Welcome from Associate Provost Dr. Linda Hyman:
The Division of Graduate Medical Sciences (GMS) at Boston University is committed to providing students with all the tools and resources necessary to excel in biomedical research and beyond. This means we consider not just what we teach, but how best to teach it. We consider what knowledge, skills and experiences best prepare our students for the opportunities and challenges that await them.
Students can choose from several curriculum options during their early didactic years depending on their path of entry as indicted below. All students have the opportunity to participate in a Mentoring Program that focuses on professional development activities ranging from seminars and workshops to classes for credit. This program can be explored throughout a student’s tenure in GMS regardless of the student’s department/program affiliation. Additionally, many of our faculty are affiliated with multiple graduate programs thereby providing each student the opportunity to work within a broader research community.
Curriculum: GMS Program in Biomedical Sciences (PiBS) Portal to 10 Ph.D. Degree Options
Foundations in Biomedical Sciences (FiBS): Students who have entered through PiBS participate in an integrated FiBS curriculum with content coordinated across courses, programs and departments. The core curriculum spans 1.5 semesters. The FiBS core modules (each 2 cr) include (i) Protein Structure, Catalysis & Interaction, (ii) Structure and Function of the Genome, (iii) Architecture & Dynamics of the Cell and (iv) Mechanisms of Cell Communication while elective modules include (i) Translational Genetics and Genomics, (ii) Molecular Metabolism, (iii)Physiology of Specialized Cells as well as Program specific modules such as (iv) Comprehensive Immunology and (v) Concepts in Virology. All graduate students (not just students entering through the PiBS pathway) are eligible to enroll in FiBS modular courses. Additionally, trainees experience laboratory rotations and engage in journal clubs and research seminars. After students select a laboratory for their dissertation research, students will join the department/program with which the mentor is affiliated and continue towards Ph.D. candidacy in that discipline.
Curriculum: University-Wide Graduate Program in Neuroscience (GPN)
Graduate Program in Neurosciences: Most students take 28 credits of required study, including laboratory rotations and clinical rounds, as well as fulfill the 64 credit requirement for the Ph.D. by participating in student seminars, attending GPN-sponsored activities such as the distinguished lecture series and the neuroscience retreat, and completing directed study with their dissertation research mentor. During the first year, GPN students take 14 credits of core coursework that cover the diverse field of neuroscience, from molecular to cellular, systems to human cognition, and computational modeling that is tuned to the specific background of individual students. Students participate in “Frontiers in Neuroscience,” sharing lunch each week with a member of the broad group of faculty that make up the neuroscience community.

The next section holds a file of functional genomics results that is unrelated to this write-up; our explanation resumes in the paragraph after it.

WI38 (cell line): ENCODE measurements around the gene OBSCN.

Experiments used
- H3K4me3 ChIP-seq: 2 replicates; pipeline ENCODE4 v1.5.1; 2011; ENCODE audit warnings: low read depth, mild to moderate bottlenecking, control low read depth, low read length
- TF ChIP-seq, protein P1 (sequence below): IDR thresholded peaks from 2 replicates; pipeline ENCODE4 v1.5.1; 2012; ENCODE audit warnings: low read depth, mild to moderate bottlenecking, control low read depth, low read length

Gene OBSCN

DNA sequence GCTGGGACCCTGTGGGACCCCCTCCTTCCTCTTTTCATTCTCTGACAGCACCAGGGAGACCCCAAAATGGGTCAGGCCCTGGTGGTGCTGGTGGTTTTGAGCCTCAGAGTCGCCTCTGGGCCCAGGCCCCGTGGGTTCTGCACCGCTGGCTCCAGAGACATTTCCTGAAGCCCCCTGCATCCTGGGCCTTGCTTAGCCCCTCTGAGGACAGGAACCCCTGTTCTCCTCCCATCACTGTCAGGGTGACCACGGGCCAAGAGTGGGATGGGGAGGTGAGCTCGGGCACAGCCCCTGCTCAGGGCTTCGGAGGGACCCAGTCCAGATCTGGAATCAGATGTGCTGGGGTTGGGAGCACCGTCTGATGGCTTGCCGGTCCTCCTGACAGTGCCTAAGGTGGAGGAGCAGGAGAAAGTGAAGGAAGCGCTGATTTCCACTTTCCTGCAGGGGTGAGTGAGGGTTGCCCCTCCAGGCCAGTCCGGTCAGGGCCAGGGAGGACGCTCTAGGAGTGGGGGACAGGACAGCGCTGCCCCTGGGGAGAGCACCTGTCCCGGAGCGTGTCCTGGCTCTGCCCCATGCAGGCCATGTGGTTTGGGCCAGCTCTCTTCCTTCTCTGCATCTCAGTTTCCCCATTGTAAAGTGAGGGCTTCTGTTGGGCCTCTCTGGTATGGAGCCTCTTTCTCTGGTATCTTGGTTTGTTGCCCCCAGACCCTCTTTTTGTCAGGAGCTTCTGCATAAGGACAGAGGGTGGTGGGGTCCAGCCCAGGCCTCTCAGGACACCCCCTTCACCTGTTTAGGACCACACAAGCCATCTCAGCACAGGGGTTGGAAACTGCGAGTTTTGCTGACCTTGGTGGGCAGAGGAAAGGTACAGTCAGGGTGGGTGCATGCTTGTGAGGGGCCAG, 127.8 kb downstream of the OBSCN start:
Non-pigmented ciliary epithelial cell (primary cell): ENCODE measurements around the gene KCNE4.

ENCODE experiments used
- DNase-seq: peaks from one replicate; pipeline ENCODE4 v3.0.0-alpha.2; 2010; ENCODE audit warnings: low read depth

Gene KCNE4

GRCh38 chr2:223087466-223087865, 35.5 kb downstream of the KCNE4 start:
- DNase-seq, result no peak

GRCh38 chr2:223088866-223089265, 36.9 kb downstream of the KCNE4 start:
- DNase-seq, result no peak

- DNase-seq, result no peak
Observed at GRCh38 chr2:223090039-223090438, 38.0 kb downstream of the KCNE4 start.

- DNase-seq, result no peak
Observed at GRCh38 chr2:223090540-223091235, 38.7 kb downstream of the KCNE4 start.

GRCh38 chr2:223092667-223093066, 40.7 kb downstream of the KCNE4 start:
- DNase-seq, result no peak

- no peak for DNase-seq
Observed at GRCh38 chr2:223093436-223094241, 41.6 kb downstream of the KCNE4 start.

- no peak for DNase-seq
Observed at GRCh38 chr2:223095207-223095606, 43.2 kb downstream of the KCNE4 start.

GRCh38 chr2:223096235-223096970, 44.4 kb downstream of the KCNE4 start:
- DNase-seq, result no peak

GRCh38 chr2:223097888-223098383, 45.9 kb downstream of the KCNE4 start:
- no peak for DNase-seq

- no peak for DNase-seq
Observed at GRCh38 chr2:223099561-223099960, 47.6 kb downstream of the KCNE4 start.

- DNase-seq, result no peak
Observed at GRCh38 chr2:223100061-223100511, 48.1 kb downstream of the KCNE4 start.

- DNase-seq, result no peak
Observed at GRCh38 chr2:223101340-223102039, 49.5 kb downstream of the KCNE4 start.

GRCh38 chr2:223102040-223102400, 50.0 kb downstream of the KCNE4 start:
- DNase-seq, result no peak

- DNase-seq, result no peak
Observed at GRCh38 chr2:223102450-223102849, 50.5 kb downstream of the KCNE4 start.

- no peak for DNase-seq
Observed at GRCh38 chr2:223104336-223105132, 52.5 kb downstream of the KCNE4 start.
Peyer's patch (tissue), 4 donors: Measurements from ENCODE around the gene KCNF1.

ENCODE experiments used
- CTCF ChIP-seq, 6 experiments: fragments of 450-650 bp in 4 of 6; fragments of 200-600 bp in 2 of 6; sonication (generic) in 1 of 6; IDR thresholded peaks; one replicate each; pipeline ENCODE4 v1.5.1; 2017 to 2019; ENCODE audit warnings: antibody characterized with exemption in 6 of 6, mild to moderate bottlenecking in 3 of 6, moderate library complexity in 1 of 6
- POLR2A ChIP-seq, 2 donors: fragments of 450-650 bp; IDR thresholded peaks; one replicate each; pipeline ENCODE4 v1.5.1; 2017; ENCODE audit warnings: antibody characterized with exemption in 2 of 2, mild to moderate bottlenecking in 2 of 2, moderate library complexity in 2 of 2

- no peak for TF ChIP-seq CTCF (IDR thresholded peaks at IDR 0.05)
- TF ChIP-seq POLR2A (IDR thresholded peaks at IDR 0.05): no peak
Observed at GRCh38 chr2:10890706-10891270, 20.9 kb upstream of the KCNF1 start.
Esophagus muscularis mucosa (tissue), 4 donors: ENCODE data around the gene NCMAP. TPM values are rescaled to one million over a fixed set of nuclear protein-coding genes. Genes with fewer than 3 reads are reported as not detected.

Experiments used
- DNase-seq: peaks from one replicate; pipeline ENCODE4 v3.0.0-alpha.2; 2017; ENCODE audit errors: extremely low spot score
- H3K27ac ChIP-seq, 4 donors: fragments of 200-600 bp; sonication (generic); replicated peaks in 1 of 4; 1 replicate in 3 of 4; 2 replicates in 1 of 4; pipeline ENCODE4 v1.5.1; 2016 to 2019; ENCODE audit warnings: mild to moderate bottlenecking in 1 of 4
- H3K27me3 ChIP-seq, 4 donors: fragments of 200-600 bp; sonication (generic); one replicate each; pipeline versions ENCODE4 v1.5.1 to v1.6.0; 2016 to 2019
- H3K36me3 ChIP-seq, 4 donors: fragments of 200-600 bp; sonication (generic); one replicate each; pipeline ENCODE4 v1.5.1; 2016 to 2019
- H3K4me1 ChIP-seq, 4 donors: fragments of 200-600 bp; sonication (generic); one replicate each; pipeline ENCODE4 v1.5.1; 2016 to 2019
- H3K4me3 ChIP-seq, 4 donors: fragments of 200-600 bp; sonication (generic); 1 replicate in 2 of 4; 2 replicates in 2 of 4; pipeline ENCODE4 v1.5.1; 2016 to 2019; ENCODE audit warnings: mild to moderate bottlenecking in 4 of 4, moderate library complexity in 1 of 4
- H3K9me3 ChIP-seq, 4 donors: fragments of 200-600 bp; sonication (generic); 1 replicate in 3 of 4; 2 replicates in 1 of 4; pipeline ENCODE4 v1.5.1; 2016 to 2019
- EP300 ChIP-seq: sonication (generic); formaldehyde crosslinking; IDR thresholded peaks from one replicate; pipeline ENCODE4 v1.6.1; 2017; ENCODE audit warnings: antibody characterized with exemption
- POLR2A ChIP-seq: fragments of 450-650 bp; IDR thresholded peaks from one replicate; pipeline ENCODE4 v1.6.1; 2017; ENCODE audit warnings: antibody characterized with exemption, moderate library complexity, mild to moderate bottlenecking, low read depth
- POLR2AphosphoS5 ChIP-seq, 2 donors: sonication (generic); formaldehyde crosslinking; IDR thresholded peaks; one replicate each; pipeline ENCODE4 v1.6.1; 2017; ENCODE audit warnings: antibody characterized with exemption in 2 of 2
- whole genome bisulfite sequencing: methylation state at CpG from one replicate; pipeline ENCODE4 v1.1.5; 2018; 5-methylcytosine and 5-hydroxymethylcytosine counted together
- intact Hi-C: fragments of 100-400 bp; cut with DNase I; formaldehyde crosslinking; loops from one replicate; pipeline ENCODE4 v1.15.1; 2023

Curriculum: Direct-Entry Through a Department/Program
Anatomy and Neurobiology: The program provides an opportunity for graduate students interested in systems neuroscience, applied anatomy, and/or a career in teaching to earn a degree in Anatomy and Neurobiology through one of three tracks, (i) Anatomy, (ii) Anatomy and Neurobiology and (iii) Neurobiology. All students take the core courses: Experimental Design and Statistical Method/Elementary Biostatistics, Journal Club and Professional Skills for Students in Biomedical Sciences followed by classes specific to their track thereby allowing students to personalize their graduate program.
Behavioral Neurosciences: All students are required to take the following courses: Human Neuropsychology Seminar I/II, Basic Neurosciences, Neuro-psychological Assessment I and Functional Neuroanatomy in Neuro-psychology. Students with primary interests in aphasia will be required to take an additional course in linguistics, and students with primary interest in psychopharmacology will be required to take additional courses in pharmacology. The intent of the course requirements is to provide students with a firm foundation in basic principles and methods of experimental neuropsychology.
Pharmacology and Experimental Therapeutics: All biomolecular pharmacology students share a set of foundational coursework that covers a broad range of basic disciplines from the synthesis and function of molecules in cells to the physiology of systems necessary to sustain life in behaving organisms. The curriculum is designed to provide a broad-based foundation in pharmacology, as well as flexible opportunities to individually tailor a program that meets the student’s background and research interests. Most students will first choose basic courses in biochemistry, neurosciences, biostatistics, physiology, and pharmacology . These courses provide both the background study in the underlying basic sciences and an overview of the discipline of pharmacology.